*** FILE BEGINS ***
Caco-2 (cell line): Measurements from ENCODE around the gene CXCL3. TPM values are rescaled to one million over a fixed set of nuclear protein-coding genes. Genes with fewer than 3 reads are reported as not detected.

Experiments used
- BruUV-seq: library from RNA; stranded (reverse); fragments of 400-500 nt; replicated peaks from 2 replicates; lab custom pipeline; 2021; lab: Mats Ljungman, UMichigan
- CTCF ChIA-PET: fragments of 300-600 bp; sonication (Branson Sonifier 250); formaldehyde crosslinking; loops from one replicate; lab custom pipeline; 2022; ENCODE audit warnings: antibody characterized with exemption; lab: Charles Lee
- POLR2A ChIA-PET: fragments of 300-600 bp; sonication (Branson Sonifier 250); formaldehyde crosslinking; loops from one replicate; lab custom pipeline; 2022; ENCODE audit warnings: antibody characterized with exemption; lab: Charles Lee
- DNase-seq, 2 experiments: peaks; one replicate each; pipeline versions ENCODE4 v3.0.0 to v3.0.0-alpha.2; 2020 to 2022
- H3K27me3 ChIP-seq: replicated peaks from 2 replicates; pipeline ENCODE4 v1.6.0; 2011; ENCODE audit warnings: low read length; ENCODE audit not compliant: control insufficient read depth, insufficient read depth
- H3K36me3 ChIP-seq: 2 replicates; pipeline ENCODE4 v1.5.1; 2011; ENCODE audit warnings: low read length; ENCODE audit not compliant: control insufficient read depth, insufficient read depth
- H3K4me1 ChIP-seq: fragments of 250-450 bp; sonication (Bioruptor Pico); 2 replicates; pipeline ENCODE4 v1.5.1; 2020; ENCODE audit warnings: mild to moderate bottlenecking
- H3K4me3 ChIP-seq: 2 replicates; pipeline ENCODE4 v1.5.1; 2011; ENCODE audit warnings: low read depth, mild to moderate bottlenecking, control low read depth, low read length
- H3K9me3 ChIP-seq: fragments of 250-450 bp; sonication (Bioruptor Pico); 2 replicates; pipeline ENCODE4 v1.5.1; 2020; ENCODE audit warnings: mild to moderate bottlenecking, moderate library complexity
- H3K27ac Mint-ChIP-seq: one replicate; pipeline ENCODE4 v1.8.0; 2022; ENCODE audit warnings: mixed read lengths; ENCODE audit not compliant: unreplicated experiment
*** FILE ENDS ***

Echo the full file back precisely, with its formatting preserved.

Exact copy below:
Caco-2 (cell line): Measurements from ENCODE around the gene CXCL3. TPM values are rescaled to one million over a fixed set of nuclear protein-coding genes. Genes with fewer than 3 reads are reported as not detected.

Experiments used
- BruUV-seq: library from RNA; stranded (reverse); fragments of 400-500 nt; replicated peaks from 2 replicates; lab custom pipeline; 2021; lab: Mats Ljungman, UMichigan
- CTCF ChIA-PET: fragments of 300-600 bp; sonication (Branson Sonifier 250); formaldehyde crosslinking; loops from one replicate; lab custom pipeline; 2022; ENCODE audit warnings: antibody characterized with exemption; lab: Charles Lee
- POLR2A ChIA-PET: fragments of 300-600 bp; sonication (Branson Sonifier 250); formaldehyde crosslinking; loops from one replicate; lab custom pipeline; 2022; ENCODE audit warnings: antibody characterized with exemption; lab: Charles Lee
- DNase-seq, 2 experiments: peaks; one replicate each; pipeline versions ENCODE4 v3.0.0 to v3.0.0-alpha.2; 2020 to 2022
- H3K27me3 ChIP-seq: replicated peaks from 2 replicates; pipeline ENCODE4 v1.6.0; 2011; ENCODE audit warnings: low read length; ENCODE audit not compliant: control insufficient read depth, insufficient read depth
- H3K36me3 ChIP-seq: 2 replicates; pipeline ENCODE4 v1.5.1; 2011; ENCODE audit warnings: low read length; ENCODE audit not compliant: control insufficient read depth, insufficient read depth
- H3K4me1 ChIP-seq: fragments of 250-450 bp; sonication (Bioruptor Pico); 2 replicates; pipeline ENCODE4 v1.5.1; 2020; ENCODE audit warnings: mild to moderate bottlenecking
- H3K4me3 ChIP-seq: 2 replicates; pipeline ENCODE4 v1.5.1; 2011; ENCODE audit warnings: low read depth, mild to moderate bottlenecking, control low read depth, low read length
- H3K9me3 ChIP-seq: fragments of 250-450 bp; sonication (Bioruptor Pico); 2 replicates; pipeline ENCODE4 v1.5.1; 2020; ENCODE audit warnings: mild to moderate bottlenecking, moderate library complexity
- H3K27ac Mint-ChIP-seq: one replicate; pipeline ENCODE4 v1.8.0; 2022; ENCODE audit warnings: mixed read lengths; ENCODE audit not compliant: unreplicated experiment